Fees for a copy of a marriage certificate range from $5 in Illinois to $26 in Michigan, with the rest of the country falling somewhere in between. It should also be noted that some counties charge less for replacement documents than the state offices supplying the same replacement copies -- it's worth looking into.
The entrepreneurial state of Alaska also offers Heirloom Marriage Certificates (gift idea!) to have and to hold for $60.
None of the 50 states offers Heirloom divorce certificates (although there's a business idea in there somewhere). However, a copy of the document sans calligraphy can be obtained by contacting the Office of Vital Records and following the instructions specific to the county and state in which the dissolution took place.
Again, VitalChek is another resource worth considering when looking to save time and order the documents online.
Social Security Card
Social Security cards contain the magic number of your personal financial fingerprint and are often required to open bank accounts, take out loans, and apply for work, college or credit. In an age of identity theft, these cards should be closely guarded.
Unfortunately, the flimsy paper cards are easy to lose or misplace. The good news is, replacements are free and we're entitled to three free cards per year, or 10 within our lifetime. To get yours, contact your local Social Security Office, fill out an application, and bring one of the following forms of ID: U.S. driver's license, state-issued identification card or U.S. passport. You will also need one proof of citizenship in the form of: U.S. birth certificate, U.S. consular report, U.S. passport, certificate of naturalization, or certificate of citizenship.
Since this is one document you don't want getting lost in the mail, it's recommended you head down to the office and apply in person. It'll be time well spent.
Replacing a passport that's been lost or stolen is a two-step process. First, if you believe there is a possibility the document has been stolen (as opposed to just misplaced in a jumble of boxes in your garage), you should report the theft immediately by calling the National Passport Information Center at (877) 487-2778.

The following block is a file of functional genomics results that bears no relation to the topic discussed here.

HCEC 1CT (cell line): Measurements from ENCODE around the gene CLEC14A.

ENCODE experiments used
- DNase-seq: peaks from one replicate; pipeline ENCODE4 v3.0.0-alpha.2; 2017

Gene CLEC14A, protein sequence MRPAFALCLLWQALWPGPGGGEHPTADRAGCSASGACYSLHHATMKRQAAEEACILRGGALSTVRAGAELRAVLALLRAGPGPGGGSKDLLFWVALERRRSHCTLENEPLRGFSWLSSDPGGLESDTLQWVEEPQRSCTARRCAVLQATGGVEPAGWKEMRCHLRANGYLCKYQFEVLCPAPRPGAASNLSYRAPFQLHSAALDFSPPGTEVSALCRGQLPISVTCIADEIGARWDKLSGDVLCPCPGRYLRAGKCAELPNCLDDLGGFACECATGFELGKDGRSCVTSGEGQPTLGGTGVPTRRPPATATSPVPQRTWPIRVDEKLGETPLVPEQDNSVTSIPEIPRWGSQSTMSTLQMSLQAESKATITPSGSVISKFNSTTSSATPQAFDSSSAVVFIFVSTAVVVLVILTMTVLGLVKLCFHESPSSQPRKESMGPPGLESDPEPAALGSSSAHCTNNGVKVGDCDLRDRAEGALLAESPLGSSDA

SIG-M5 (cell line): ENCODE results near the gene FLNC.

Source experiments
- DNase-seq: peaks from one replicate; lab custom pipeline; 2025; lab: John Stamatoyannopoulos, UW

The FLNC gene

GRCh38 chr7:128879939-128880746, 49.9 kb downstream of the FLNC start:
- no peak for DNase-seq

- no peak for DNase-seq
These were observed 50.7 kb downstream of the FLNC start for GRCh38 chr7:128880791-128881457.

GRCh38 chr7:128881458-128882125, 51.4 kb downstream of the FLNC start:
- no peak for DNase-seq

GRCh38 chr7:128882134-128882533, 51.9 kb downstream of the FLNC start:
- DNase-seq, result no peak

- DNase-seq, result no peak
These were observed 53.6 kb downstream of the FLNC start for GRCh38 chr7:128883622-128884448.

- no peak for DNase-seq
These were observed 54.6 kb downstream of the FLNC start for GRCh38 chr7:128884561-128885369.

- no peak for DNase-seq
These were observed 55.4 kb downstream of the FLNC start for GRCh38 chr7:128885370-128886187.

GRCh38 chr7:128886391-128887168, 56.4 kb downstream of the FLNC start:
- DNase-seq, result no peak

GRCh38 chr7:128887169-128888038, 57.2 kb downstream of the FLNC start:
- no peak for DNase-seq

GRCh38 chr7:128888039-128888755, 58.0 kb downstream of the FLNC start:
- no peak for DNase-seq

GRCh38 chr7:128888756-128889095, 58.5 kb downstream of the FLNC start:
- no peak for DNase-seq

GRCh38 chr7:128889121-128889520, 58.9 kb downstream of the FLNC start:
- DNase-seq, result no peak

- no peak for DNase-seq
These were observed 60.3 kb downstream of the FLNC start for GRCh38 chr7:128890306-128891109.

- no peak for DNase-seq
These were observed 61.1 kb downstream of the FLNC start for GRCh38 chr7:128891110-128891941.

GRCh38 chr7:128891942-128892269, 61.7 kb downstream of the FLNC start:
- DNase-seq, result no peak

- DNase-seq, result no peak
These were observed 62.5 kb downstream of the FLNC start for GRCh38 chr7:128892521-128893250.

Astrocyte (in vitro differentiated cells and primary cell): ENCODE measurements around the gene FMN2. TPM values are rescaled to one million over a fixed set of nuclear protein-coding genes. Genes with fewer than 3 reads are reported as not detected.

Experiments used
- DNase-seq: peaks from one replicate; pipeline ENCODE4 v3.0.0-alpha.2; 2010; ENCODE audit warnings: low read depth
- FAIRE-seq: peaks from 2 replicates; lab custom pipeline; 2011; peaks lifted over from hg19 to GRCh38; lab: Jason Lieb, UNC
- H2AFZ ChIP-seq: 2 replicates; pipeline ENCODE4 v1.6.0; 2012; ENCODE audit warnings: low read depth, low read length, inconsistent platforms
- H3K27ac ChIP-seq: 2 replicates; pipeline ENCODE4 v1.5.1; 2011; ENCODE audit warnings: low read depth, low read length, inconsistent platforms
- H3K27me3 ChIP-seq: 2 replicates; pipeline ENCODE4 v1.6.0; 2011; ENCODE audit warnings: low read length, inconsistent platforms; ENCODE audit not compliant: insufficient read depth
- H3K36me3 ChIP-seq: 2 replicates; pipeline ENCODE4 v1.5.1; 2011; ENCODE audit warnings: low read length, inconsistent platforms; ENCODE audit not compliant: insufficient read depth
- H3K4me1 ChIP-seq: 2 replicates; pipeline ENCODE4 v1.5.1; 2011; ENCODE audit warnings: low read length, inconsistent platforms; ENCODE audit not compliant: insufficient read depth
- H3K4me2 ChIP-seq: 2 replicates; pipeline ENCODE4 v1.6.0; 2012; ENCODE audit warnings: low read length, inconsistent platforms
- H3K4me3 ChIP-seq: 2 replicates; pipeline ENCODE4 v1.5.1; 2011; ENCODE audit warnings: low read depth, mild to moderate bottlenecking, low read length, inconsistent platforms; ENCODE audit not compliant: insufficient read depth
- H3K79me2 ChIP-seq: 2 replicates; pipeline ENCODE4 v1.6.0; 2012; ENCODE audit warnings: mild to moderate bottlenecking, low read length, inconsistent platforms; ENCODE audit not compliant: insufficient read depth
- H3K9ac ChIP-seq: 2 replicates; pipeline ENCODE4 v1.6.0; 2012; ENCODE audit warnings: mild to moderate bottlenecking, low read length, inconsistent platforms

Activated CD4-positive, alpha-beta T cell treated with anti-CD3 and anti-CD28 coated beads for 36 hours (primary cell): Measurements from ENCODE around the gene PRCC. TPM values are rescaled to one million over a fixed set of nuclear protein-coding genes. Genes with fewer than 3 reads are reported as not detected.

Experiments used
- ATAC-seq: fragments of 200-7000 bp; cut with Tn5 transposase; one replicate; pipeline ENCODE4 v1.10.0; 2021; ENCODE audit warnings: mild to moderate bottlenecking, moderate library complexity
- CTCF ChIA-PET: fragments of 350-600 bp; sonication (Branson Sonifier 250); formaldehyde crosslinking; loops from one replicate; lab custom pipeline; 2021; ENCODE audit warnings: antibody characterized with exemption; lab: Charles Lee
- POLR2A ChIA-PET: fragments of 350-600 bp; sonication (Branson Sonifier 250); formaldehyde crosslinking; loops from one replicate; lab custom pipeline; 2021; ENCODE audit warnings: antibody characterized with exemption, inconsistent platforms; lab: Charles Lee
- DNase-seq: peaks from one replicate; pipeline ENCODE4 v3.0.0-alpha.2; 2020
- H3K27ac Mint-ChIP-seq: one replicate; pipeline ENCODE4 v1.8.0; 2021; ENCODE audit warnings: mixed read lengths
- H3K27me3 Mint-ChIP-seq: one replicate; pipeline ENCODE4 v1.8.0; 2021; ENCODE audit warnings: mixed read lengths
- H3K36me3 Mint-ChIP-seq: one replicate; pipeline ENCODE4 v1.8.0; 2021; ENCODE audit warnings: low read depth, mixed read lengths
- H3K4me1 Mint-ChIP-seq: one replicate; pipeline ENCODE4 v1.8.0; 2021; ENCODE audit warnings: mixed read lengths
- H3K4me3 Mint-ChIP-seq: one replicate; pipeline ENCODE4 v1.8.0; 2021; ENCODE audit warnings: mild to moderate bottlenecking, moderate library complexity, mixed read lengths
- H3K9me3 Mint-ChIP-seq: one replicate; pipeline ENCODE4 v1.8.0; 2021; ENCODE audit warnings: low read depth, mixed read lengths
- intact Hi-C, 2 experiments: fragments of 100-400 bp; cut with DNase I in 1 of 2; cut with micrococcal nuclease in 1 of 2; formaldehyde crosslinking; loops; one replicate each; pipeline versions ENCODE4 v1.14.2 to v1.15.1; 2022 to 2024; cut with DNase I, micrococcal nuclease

Next, whether your passport's been lost or stolen, make an appointment at the passport agency office or acceptance facility nearest you. To make the process more efficient, print out and bring the following completed forms: Form DS-11: Application for a U.S. Passport (must be signed in the presence of the passport agent) and Form DS-64: Statement Regarding a Lost or Stolen Passport.
Be prepared to show identification and proof of citizenship (the same as required to obtain a Social Security card) and supply two regulation passport photos.
If you need a replacement in a hurry, make the agent aware of the situation when you schedule your appointment. In addition to regular application fees, you can choose to pay $60 to have the document expedited; current estimated delivery times for this are two to three weeks from the date of order. Routine service delivery estimates it should take approximately four to six weeks from the date of application.
An adult passport book and card replacement will cost $140. Replacing a minor's passport book and card will cost $95. Expediting costs and overnight mail fees will be extra.
For passports lost or stolen while traveling abroad, contact the nearest U.S. Embassy or Consulate.